Wetlands are unique, beautiful & fragile ecosystems having numerous benefits and contributions to the livelihood of the people. The wide range of ecosystem services provided them, they forms the heart of sustainable development. Yet, their value and benefits to nature & humankind are often underestimated by the policy & decision makers. However, it has been noticed that inspite of have such rich ecological importance and value, they are disappearing rapidly and faces multiple threats over their existence. This article explains the importance of these Wetlands and points out the various challenges faced by the conservationists.
There has been a reduction of 35% in global wetlands between 1970 and 2015 and this rate of loss has been accelerating annually since 2000. This was reported in the Global Wetland Outlook of 2018 by the Ramsar Convention [Ramsar Convention is the only international legal treaty with its primary focus on wetlands. It was signed in 1971 in the Iranian city of Ramsar].
Healthy natural wetlands are critical for the survival of humans in this Earth. Recently, Ramsar Convention on Wetlands, declared 10 more Wetlands from India to be sites of ‘international importance’. With these ten newly added sites, the total number of Ramsar sites in India moved up to 37. The total number of Ramsar sites around the world stands at 2300 presently, covering more than 2.1 million square km.
In India, there are more than 7.5 lakh wetlands which covers around 1.6 crore hectares or 4.5% of India’s area. These Wetlands are regulated under the Wetlands (Conservation and Management) Rules of 2017. The ten newly added Ramsar sites in India are – Nandur Madhameshwar in Maharashtra; Keshopur-Miani, Nangal and Beas Conservation Reserve in Punjab; and Parvati Agra, Saman, Nawabganj, Samaspur, Sandi & Sarsai Nawar in UP.
But, what are wetlands and why do they have so much of importance? Let’s understand the role of Wetlands.
Significance of Wetlands for Sustainable Development
Wetlands play an unparalleled role in regulating the global climate, protecting the ecosystem diversity, maintaining the global hydrological cycle and safeguarding human welfare. They include some of the most productive ecosystem of the world and provide innumerable ecosystem services of countless benefits. The Ramsar Convention defines Wetlands as, “areas of marsh, fen, mangrove, water or peatland, whether natural or man-made, permanent or temporary, with water that is flowing or remaining static, fresh, salt or brackish, including areas of marine water no deeper than six meters at low tide.”
The global water cycle underpins primary production, nutrient recycling besides providing fresh water, food and livelihoods to people. Wetlands acts as a source & purifier of water besides protecting coastlines, mitigating floods, droughts & other disasters, removing pollution, supporting the rich biodiversity and storing and sequestering more carbon than any other ecosystem. Simultaneously, these wetlands play a crucial role in tourism, agriculture, recreation, fishing and cultural & spiritual well-being of people. The saturation of wetland soil helps to determine the type of vegetation surrounding it. Wetlands with slow flowing water or seasonally dry wetlands often support trees & other sturdy vegetation. Many a times flooded wetlands are found to have grasses or mosses as their dominant hydrophytes. The value per hectare of wetland ecosystem services tops the list among other kinds of ecosystems – the total service value of ecosystem amounts to 47% of the global ecosystems. Thus, wetlands are considered to be one of the most essential and productive ecosystems.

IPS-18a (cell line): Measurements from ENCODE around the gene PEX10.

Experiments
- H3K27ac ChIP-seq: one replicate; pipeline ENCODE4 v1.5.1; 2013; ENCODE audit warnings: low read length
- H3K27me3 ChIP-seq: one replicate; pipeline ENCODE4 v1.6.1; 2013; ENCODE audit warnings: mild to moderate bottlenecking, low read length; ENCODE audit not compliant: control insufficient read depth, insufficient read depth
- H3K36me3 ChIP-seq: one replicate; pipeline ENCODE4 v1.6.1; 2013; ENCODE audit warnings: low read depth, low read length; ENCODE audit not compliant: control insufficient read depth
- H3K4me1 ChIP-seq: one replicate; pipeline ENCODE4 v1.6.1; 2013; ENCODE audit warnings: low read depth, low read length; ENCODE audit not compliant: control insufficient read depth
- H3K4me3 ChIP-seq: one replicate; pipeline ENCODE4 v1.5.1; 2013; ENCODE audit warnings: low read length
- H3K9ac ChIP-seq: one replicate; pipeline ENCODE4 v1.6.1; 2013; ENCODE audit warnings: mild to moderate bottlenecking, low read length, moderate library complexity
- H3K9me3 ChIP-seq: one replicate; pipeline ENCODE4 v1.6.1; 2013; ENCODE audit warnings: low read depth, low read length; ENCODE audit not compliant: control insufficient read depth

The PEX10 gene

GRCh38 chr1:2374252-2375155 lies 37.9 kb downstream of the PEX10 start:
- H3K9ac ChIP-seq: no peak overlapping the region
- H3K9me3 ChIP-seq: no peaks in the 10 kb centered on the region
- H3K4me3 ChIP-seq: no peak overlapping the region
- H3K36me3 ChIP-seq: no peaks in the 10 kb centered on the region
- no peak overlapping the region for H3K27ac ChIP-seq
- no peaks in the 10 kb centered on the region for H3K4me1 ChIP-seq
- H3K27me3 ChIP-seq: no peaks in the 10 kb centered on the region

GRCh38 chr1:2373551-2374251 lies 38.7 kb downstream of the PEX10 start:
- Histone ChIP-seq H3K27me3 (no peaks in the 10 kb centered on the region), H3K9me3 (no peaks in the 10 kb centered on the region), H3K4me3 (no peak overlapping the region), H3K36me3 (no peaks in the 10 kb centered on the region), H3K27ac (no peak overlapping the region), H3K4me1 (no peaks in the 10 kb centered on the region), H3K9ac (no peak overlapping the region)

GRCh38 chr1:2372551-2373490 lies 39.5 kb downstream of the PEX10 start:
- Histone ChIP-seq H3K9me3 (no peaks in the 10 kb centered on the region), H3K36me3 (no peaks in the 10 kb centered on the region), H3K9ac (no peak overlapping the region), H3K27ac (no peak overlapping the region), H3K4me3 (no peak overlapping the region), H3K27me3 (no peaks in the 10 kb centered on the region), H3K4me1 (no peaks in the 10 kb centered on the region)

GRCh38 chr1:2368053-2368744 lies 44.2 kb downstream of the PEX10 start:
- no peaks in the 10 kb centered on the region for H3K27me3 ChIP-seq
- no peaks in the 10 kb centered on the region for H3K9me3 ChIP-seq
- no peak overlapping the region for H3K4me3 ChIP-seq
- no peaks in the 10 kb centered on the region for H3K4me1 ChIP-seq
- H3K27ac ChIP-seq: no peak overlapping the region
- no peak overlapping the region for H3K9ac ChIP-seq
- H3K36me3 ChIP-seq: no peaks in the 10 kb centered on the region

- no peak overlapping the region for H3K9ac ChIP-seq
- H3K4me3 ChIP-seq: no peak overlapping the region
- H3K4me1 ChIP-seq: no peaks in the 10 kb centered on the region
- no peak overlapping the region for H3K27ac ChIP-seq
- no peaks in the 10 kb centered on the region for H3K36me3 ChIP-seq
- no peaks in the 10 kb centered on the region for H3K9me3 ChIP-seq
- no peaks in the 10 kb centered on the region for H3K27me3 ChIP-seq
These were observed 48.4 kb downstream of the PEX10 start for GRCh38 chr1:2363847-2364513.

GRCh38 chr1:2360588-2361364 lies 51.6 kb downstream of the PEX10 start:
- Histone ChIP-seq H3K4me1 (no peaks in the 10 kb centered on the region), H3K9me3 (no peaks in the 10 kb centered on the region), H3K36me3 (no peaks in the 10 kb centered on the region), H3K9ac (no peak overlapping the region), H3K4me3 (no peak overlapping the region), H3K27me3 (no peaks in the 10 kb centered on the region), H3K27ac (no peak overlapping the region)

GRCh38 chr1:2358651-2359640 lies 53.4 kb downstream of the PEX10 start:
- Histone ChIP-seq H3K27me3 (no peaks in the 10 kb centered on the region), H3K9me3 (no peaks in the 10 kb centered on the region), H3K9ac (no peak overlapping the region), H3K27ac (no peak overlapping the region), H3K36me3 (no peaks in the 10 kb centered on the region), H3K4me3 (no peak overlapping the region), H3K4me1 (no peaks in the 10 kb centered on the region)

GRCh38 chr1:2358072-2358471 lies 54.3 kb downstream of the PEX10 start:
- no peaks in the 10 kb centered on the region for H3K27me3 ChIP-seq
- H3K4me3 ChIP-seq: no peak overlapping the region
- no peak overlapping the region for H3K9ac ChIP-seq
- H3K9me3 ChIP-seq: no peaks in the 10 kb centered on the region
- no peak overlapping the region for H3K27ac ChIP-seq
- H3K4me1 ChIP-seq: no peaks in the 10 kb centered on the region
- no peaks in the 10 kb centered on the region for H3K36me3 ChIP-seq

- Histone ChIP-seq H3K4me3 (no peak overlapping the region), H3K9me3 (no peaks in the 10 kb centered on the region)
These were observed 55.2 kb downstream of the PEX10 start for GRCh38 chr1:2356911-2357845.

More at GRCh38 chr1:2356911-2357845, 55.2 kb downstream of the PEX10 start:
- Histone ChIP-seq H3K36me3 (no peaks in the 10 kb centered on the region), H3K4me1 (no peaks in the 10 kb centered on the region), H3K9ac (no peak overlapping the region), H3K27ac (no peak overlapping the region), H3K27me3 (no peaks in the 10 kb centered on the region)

A classic example of services provided by wetlands can be found in Kolkata. The metropolitan city produces over 750 million litres of waste water & sewage everyday, but strangely, there is not even one single sewage treatment plant in the core area of the city. Then how is so much sewage treated? The treatment is done by the East Kolkata Wetlands – the only fully functional organic sewage management system of the world. The huge amount of the city’s sewage is received by these wetlands which organically gets treated with the help the sunshine, oxygen & microbial action and subsequently turns into a productive fish habitat. This process is known as bio-remediation. The waterways help in cleaning the waste waters of the city in less than twenty days. After this, the purified nutrient-rich water is channelled into ponds where algae & fish thrive. In other words, these wetlands provides free sewage redemption work for Kolkata, a fertile aquatic garden and most importantly these wetlands acts as a natural flood defence system for the low-lying city. And because of having such importance, this East Kolkata Wetlands was recognised as a Ramsar site in 2002.
Challenges of Conserving Wetlands